A group of researchers lead by Toshiaki Kato, the corresponding author of the paper and associate professor at Tohoku University's Graduate School of Engineering has developed a highly transparent solar cell using a 2D atomic sheet that could revolutionize the perception of solar energy. These near-invisible solar cells have an average visible transparency of 79%, making them suitable for placement almost anywhere, including building windows, car front panels, and even human skin.

The researchers created the solar cell by controlling the contact barriers between indium tin oxide (ITO) and a monolayer tungsten disulfide. They coated various thin metals onto the ITO and inserted a thin layer of tungsten oxide between the coated ITO and the tungsten disulfide. The resulting solar cell has a power conversion efficiency over 1000 times that of a device using a normal ITO electrode.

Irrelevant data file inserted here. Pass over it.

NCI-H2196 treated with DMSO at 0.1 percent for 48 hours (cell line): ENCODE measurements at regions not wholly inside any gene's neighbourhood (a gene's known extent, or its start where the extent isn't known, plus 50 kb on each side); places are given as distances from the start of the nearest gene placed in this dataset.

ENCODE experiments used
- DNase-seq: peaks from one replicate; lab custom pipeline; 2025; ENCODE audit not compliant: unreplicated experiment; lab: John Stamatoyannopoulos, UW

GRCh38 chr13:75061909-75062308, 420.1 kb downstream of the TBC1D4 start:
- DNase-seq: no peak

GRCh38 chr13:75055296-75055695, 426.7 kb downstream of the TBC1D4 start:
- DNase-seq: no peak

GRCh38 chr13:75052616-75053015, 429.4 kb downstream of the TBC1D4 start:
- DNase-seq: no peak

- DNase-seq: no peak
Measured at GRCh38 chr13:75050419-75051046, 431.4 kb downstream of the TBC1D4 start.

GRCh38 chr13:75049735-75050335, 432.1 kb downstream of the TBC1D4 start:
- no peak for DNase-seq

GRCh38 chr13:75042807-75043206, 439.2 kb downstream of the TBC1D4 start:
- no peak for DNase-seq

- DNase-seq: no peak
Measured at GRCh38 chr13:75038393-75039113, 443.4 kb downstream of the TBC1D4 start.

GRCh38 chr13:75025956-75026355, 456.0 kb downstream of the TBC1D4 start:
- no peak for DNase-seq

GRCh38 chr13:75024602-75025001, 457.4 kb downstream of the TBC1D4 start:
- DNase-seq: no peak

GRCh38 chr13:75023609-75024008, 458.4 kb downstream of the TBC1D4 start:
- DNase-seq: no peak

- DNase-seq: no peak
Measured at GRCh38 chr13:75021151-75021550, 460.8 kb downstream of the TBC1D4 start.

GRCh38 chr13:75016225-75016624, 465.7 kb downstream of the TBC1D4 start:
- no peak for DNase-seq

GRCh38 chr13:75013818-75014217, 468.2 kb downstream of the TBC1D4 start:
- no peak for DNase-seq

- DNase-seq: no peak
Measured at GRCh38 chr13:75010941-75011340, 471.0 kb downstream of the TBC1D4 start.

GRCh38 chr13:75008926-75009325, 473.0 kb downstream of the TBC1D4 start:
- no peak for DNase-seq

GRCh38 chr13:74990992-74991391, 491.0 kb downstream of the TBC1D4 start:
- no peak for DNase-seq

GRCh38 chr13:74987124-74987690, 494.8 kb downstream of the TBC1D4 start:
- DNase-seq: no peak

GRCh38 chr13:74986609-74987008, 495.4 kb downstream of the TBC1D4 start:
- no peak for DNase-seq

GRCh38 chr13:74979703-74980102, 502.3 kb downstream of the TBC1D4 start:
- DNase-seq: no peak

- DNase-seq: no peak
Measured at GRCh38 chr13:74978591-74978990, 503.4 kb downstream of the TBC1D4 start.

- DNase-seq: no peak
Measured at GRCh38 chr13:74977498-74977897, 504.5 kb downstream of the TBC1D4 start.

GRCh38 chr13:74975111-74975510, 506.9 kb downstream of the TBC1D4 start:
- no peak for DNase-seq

The transparent solar cells could revolutionize the energy industry by expanding the ways in which solar energy can be used. They could be integrated into buildings, vehicles, and other surfaces that are not currently being utilized for energy production. Additionally, they could be used in consumer products such as smartphones and other electronic devices, eliminating the need for chargers and power banks.

The use of 2D materials, such as graphene and tungsten disulfide, has shown promise in recent years. However, there are still challenges to be addressed before these transparent solar cells can be widely. Nonetheless, the potential applications of these near-invisible solar cells are numerous, making them a promising development in the field of solar energy.